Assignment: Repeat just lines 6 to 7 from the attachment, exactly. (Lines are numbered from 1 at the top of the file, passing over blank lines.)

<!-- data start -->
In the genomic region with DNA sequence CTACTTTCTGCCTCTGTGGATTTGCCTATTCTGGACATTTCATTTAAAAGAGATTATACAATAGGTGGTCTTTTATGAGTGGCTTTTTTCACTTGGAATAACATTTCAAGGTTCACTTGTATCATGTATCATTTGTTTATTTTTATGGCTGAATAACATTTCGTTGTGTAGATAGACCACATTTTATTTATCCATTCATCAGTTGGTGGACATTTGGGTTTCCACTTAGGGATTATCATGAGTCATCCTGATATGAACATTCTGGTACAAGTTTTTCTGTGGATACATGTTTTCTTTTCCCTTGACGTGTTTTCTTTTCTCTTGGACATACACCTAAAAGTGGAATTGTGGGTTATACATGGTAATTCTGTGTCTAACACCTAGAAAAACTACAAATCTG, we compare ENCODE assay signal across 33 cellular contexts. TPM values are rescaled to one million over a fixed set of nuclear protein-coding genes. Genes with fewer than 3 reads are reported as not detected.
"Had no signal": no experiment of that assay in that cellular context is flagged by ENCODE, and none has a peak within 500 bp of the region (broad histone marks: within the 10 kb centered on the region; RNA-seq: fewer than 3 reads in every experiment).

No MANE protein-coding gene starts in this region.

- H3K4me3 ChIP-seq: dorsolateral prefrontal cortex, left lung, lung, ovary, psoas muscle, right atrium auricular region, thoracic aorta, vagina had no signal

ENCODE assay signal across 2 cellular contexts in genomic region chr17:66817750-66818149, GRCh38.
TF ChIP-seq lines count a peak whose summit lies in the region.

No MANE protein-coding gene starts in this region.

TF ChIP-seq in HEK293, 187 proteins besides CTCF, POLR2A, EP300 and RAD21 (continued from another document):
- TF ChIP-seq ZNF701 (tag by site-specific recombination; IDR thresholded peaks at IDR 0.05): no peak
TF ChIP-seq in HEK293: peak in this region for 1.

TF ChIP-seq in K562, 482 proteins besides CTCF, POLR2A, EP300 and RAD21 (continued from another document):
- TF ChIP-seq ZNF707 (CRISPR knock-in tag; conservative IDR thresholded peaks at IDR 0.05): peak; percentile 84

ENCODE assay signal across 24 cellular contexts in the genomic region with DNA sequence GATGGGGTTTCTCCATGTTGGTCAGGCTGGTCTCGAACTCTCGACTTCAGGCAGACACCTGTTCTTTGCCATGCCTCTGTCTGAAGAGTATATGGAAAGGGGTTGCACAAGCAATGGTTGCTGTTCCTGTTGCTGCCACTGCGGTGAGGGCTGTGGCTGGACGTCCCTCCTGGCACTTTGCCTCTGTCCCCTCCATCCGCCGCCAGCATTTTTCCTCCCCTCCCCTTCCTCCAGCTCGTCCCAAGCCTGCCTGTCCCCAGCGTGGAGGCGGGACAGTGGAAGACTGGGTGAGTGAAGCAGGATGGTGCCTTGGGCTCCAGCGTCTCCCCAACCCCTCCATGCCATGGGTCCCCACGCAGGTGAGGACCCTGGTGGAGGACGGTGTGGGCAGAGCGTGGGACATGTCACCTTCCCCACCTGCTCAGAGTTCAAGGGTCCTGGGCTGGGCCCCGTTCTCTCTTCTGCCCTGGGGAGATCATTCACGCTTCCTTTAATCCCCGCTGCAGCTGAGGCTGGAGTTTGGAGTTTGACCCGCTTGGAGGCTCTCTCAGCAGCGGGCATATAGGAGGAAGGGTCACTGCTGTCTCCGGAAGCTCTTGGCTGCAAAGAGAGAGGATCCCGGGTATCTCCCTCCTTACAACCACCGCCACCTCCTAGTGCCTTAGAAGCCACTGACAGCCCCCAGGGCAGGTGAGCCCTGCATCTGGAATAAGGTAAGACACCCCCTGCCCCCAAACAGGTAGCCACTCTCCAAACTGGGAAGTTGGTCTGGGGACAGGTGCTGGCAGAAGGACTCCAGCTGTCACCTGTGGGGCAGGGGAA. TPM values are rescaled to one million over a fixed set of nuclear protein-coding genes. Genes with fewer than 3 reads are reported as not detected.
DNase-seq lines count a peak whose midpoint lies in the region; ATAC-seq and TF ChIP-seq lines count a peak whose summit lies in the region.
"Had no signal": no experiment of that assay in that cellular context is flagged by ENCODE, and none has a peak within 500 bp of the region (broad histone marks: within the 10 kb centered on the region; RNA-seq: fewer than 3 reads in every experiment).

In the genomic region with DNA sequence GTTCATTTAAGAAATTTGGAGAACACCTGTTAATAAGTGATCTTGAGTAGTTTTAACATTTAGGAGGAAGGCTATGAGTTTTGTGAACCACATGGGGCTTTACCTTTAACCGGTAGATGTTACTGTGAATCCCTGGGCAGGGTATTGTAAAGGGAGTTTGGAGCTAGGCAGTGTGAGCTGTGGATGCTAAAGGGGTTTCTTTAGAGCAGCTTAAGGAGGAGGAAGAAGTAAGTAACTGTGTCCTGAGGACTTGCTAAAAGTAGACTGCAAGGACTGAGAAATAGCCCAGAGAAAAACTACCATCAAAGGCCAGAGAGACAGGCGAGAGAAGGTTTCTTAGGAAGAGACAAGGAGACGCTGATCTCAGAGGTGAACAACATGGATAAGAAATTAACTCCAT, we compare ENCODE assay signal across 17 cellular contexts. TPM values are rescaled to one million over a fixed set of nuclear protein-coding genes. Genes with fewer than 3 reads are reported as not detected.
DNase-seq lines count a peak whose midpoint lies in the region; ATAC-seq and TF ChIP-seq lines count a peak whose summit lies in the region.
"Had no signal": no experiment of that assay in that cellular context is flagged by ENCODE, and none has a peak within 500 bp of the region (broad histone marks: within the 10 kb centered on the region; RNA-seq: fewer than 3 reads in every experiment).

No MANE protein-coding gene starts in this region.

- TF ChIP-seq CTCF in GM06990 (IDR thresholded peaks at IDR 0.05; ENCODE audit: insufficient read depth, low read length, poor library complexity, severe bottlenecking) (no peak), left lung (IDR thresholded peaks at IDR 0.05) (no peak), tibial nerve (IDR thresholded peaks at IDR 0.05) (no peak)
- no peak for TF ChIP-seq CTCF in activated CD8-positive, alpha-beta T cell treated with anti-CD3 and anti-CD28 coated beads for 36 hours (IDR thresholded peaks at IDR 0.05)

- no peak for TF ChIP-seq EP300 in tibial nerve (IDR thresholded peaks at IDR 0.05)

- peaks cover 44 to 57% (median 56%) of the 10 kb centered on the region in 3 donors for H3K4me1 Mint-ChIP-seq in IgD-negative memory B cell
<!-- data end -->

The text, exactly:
TF ChIP-seq lines count a peak whose summit lies in the region.

No MANE protein-coding gene starts in this region.